I assumed she would wait for me where the track diverged. To the right was the Wilkin River and across it, Kerin Forks Hut. To the left, the track continued down the river to Makarora.

When I got there, Kirstin was nowhere to be seen.

The jet boat pick-up point was a further 20 minutes along. I thought she might have found her stride and carried on to that point. But when I arrived, there was no one in sight. By now, I hadn’t seen Kirstin for around two hours.

After pausing undecided for a while, I decided to carry on. It was a 40-minute round trip back to the turn-off, so I thought it made more sense to head to Makarora as fast as I could – hopefully finding Kirstin along the way, and if not, reaching help.

I would never have guessed that Kirstin was on the other side of the river.
She had reached the Kerin Forks junction ahead of me. While waiting, she turned right, walking down to look at the river. Two things happened then: she spotted the long drop next to Kerin Forks Hut, and an English couple arrived at the river and started to cross. Seeing them, she decided to cross the river and use the toilet before crossing back to find me.

She took off her boots to keep them dry and crossed behind the other two trampers. The river barely reached her knees, but the current was powerful. Halfway across, she slipped and was dragged downstream by the force of the water and weight of her backpack.

Scraped across the stones, she lost her boots and was submerged for around a minute. The two other hikers ran to help. The ice-cold water had drenched her clothes and pack. She was shaking with cold and shock, so they took her to the hut to warm up.

With wet clothes and no boots, Kirstin knew there was no way she could carry on, and she was too afraid to cross the river again alone.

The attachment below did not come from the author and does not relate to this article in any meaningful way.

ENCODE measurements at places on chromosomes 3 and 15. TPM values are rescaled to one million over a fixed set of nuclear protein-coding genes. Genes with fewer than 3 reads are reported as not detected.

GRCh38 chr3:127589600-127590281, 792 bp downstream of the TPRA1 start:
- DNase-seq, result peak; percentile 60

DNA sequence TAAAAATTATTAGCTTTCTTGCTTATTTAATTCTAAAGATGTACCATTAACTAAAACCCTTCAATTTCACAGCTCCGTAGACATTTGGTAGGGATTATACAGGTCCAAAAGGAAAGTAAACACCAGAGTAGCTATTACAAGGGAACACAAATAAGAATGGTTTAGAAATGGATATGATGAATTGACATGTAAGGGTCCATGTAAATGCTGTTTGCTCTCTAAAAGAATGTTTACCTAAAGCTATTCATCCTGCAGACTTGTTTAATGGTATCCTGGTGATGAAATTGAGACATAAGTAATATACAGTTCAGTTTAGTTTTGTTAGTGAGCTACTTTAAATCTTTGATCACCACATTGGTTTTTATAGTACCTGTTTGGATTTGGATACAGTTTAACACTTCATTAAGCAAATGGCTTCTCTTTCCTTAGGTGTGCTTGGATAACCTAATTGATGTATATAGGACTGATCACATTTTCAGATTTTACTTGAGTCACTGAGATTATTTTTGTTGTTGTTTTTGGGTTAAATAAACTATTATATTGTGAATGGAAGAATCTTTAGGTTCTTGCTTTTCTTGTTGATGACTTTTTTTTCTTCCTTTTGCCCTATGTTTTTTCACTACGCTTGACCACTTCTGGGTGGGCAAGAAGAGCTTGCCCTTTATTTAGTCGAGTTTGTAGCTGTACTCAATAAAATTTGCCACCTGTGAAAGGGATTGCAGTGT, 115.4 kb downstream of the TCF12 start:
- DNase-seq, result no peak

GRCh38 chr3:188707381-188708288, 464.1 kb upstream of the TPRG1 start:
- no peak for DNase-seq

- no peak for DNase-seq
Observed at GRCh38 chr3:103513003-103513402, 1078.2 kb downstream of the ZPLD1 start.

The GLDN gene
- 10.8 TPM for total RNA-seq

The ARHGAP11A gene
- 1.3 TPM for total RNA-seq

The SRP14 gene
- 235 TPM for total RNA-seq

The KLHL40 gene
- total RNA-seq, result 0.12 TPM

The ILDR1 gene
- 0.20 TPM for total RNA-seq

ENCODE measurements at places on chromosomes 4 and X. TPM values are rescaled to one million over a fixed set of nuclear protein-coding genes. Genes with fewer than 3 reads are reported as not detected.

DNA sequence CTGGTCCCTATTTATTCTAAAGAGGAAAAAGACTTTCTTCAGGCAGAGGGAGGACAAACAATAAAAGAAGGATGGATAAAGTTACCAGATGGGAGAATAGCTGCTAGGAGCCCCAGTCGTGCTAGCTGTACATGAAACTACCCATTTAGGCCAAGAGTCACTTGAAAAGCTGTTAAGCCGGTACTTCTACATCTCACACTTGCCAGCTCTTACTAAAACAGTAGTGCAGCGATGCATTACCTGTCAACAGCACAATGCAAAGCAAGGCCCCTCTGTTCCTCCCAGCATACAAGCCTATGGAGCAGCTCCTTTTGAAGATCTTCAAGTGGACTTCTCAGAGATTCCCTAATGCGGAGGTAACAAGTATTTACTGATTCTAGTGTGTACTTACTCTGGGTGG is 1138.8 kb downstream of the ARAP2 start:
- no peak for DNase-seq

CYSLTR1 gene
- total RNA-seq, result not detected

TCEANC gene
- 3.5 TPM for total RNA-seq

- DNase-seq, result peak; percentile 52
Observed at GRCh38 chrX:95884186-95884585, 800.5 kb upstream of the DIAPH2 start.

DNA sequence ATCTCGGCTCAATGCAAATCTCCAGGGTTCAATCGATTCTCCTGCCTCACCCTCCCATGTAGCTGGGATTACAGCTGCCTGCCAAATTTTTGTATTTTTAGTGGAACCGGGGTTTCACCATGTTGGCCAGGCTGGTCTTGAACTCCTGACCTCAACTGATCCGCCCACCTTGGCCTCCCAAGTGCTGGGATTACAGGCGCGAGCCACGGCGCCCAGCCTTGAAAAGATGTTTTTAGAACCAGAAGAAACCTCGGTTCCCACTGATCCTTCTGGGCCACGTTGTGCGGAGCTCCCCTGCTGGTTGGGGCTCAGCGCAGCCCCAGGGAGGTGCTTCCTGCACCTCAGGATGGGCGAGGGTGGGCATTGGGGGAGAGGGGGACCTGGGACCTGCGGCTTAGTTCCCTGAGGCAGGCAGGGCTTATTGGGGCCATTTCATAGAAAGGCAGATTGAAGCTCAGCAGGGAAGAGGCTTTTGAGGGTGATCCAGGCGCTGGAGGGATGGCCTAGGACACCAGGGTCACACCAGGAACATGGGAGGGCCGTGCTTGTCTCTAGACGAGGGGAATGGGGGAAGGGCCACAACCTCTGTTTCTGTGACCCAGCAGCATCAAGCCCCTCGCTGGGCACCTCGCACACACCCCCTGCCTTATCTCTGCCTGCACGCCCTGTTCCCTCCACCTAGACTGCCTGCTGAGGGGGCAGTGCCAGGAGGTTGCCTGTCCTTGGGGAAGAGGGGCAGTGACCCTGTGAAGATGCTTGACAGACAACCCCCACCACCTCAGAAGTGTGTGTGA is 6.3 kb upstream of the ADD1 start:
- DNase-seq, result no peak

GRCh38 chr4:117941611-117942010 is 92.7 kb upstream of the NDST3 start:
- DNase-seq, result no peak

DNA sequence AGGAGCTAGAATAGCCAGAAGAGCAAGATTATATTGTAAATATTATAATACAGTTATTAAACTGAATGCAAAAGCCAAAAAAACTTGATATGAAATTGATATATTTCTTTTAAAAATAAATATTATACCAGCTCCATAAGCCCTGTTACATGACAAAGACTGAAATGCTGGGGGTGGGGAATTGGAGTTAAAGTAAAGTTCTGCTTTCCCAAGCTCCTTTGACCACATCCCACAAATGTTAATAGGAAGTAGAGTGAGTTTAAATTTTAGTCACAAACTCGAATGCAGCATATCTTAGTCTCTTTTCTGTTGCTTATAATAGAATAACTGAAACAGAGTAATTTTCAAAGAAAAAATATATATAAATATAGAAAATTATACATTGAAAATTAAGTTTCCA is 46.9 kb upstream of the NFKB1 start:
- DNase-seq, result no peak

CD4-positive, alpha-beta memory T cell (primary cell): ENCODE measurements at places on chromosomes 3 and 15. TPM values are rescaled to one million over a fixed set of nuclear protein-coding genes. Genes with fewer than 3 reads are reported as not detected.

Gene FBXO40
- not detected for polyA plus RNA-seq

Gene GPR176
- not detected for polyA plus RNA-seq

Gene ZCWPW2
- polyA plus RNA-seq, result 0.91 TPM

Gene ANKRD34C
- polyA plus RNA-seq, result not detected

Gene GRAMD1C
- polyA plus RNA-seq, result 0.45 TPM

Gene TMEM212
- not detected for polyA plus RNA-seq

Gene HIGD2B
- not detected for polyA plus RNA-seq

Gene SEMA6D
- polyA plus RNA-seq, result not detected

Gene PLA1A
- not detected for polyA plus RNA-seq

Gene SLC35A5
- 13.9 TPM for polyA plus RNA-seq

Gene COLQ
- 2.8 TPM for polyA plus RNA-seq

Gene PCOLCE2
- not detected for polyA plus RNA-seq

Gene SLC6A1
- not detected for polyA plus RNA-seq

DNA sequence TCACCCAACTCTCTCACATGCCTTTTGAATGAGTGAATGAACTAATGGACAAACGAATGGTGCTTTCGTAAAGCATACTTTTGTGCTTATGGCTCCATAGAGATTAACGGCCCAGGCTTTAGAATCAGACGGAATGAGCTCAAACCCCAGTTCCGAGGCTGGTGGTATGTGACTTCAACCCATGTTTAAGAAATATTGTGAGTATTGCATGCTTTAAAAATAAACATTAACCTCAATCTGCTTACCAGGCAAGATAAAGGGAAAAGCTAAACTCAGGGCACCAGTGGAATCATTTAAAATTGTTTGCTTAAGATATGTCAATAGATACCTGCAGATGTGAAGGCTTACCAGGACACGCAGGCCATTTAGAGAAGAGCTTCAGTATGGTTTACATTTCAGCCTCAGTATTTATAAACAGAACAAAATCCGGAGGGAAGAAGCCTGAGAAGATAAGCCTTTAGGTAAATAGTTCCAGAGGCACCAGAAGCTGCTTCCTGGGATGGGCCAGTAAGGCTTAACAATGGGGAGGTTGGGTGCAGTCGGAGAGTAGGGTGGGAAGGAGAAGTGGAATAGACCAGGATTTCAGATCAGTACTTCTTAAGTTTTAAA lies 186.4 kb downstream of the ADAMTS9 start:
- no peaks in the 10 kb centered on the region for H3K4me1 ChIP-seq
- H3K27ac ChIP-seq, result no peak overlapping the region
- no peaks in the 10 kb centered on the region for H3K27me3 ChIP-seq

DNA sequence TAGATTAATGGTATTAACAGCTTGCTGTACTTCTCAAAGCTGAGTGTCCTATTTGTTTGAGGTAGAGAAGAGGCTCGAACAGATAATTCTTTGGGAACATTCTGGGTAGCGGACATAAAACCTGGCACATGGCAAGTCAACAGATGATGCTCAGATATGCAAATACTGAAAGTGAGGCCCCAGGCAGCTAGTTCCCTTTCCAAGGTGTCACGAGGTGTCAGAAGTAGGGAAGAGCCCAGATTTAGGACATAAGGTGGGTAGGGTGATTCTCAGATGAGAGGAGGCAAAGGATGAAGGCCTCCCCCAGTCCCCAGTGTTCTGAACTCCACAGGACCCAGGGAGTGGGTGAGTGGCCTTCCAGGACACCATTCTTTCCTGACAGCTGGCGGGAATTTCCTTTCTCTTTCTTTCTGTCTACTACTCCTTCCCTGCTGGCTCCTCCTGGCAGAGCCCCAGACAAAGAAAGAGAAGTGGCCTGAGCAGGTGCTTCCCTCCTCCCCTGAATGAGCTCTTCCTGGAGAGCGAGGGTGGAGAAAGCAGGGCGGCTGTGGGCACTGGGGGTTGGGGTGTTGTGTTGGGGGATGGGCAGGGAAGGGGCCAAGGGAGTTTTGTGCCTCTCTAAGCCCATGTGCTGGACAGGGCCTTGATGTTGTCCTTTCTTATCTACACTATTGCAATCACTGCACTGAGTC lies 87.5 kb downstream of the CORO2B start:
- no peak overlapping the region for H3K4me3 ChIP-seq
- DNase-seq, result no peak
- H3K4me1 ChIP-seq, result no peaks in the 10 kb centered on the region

Barefoot, she limped downstream to where she guessed the jet boat stopped. When it came roaring around the corner she managed to shout and wave until it stopped to help her.

As this was happening, I was racing down the river valley, plunging through mud and knee-high grass. For five hours I walked frantically, without stopping, and without seeing a single other person on the track.

When I finally marched back into Makarora, the jetboat driver waved me down and yelled out that he had given my friend a lift down the river.

Confused and still panicked, I beelined for the car park.

Kirstin was sitting by the car, alive and well aside from a few bruises, lost boots, and a ruined kindle.

After a tearful hug we promised that next time, we’ll stay within sight of each other. We’ll be sure to communicate exactly what we plan on doing. And we won’t be attempting more river crossings any time soon.

Pass your hand between your companion’s back and pack and grip the waistbelt. Photo: Carrie Miller